We would often do a loop around Inuvik that was about 10K.  It would go along the back road and then a right turn and a gradual hill and we would be on this spectacular ring road.  It was the final frontier, – so, running along it, one could imagine no one else existed at all.  Look left and there were literally millions of acres of wilderness with those black, stunted trees growing every which way and half drunkenly falling down.  PINGOThese were the final trees before the tree line, after which there would be a stark switch to tundra and pingos (dome-shaped mounds consisting of a layer of soil over a large core of ice).  Snow or frost was on every surface, every spruce needle, every power line wire.  It was spectacular and we had it to ourselves until a right turn onto Main Street and back to our apartment.

These days, I don’t run anymore due to sore knees, just a lot of walking.  But, it was a great pass-time while living above the Arctic Circle and I will always fondly remember those days and the final frontier feel.

Focus Kids. It’s Only Tuesday! 📆

Play is the work of childhood.
~Mr. Rogers

This is a quick little story which is set at our humble home on a quaint street in our wee tidal town.  We have lived here since August 2010.  Shortly thereafter, due to the stress and strain of a kitchen renovation which may have but then didn’t include asbestos poisoning, I landed in the hospital.  The stuff of nightmares.  And, to think, we had said to each other, Dean and I, ‘let’s not start any renos until we have owned our home for at least two years.’  Ha!  We lasted four months such was the atrocious state of our new-to-us home. (Every time I see the previous owner, I strangle him in my imagination).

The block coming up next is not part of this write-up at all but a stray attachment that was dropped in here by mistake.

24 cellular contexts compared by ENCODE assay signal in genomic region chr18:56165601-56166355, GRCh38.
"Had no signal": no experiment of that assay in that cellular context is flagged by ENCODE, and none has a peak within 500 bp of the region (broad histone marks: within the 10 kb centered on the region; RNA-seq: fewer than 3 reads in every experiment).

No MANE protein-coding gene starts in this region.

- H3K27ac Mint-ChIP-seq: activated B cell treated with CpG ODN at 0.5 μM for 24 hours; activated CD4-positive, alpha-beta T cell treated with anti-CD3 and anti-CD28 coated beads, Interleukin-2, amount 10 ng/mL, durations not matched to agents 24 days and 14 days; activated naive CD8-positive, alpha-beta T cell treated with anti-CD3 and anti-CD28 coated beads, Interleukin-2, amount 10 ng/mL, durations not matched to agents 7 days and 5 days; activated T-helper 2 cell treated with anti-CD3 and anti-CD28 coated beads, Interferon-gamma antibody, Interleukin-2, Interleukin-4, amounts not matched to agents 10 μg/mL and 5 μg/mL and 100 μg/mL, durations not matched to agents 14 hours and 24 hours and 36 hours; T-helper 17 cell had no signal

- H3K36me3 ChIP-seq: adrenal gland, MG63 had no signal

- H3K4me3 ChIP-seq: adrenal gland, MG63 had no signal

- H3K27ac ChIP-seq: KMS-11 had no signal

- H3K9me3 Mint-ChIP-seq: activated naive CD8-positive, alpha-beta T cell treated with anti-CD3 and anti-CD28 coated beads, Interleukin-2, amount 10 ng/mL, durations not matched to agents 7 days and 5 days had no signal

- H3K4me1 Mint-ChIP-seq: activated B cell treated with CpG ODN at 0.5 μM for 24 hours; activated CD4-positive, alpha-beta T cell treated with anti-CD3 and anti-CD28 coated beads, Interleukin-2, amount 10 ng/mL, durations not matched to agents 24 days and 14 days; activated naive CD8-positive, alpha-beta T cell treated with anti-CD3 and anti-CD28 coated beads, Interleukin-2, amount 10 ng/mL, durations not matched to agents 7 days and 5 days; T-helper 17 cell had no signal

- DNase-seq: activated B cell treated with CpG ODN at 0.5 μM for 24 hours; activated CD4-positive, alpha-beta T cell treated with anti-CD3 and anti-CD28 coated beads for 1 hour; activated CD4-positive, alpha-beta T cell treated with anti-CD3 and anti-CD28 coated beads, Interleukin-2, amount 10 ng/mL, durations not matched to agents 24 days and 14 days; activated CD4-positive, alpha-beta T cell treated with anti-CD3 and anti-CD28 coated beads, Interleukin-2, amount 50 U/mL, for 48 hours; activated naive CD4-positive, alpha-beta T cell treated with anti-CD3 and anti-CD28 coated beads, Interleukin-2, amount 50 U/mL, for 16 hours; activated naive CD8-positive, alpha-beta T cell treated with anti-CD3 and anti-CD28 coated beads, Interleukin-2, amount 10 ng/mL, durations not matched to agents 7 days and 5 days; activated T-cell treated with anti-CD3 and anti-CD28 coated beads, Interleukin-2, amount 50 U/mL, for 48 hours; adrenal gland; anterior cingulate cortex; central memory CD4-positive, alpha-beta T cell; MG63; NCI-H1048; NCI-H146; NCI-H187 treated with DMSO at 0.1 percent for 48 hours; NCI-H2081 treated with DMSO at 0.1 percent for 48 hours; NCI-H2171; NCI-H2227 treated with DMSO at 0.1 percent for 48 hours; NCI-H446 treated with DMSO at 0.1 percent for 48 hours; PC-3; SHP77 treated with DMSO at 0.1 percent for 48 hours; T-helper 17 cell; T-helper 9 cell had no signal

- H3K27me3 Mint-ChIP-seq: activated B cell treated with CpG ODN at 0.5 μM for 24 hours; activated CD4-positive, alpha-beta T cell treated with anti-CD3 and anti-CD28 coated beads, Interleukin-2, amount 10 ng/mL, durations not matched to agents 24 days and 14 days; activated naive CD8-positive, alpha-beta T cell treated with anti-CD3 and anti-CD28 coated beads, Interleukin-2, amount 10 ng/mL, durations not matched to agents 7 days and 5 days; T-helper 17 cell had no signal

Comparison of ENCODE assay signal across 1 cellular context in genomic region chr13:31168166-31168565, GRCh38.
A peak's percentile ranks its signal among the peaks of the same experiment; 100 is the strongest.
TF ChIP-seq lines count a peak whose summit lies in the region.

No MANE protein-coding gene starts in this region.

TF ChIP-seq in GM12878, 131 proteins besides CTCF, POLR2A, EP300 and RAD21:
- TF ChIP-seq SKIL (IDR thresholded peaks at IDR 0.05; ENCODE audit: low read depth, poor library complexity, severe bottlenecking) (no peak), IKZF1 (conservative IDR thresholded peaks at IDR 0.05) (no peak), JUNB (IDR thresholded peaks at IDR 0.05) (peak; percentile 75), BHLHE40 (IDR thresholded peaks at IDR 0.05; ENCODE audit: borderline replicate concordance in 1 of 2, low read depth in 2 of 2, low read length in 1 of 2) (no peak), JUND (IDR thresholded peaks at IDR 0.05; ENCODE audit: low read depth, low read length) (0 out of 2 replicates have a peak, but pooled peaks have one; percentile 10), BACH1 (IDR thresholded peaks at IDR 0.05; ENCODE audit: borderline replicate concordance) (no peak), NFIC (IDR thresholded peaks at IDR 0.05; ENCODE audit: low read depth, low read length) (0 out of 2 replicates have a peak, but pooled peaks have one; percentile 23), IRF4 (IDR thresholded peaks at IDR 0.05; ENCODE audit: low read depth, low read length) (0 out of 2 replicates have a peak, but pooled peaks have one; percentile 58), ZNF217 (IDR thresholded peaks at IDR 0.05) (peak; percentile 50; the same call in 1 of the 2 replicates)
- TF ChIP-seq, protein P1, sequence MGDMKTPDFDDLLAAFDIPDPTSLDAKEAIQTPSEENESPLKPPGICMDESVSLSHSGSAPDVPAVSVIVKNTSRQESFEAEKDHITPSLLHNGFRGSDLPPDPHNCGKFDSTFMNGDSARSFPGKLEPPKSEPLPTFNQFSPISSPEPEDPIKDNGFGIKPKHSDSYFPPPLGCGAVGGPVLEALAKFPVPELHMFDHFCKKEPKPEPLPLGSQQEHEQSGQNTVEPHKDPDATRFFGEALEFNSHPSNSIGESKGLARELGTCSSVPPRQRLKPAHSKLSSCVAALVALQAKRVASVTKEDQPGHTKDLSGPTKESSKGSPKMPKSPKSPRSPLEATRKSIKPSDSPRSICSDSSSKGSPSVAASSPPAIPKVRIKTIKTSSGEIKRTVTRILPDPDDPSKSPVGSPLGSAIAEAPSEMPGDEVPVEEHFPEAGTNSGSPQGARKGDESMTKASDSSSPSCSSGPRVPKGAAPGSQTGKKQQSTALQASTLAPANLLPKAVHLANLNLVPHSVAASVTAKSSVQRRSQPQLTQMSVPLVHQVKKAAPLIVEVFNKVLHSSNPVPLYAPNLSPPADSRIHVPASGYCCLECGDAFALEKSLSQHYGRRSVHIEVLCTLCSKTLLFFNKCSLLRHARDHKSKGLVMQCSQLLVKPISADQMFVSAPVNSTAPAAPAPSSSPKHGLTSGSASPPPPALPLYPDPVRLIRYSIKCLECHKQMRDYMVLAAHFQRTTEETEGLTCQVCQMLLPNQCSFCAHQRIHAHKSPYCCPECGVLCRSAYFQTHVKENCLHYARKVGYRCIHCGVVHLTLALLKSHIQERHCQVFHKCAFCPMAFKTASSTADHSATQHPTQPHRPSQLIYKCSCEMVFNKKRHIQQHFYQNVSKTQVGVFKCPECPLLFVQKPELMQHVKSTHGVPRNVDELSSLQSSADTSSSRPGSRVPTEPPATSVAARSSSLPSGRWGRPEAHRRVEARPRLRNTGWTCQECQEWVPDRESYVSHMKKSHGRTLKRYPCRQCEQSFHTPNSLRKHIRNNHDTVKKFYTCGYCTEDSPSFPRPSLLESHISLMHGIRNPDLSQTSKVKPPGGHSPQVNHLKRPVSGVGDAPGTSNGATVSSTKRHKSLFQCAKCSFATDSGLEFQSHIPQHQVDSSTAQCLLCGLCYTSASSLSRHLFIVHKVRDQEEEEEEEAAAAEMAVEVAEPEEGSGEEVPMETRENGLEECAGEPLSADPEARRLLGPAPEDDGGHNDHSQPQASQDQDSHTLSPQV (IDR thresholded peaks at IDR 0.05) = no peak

So, our new reality found us painting our kitchen ceiling on Christmas Eve (which is also our anniversary); having had our kitchen gutted, rewired and replumbed; having re-painted and re-positioned cabinets, having had new appliances and fresh drywall, not to mention a shiny new double sink and formica counter-tops, flooring and windows. There is a lot involved in kitchen renos.  Trust me! And ours had the added bonus of a psychotic break for me.  Lovely.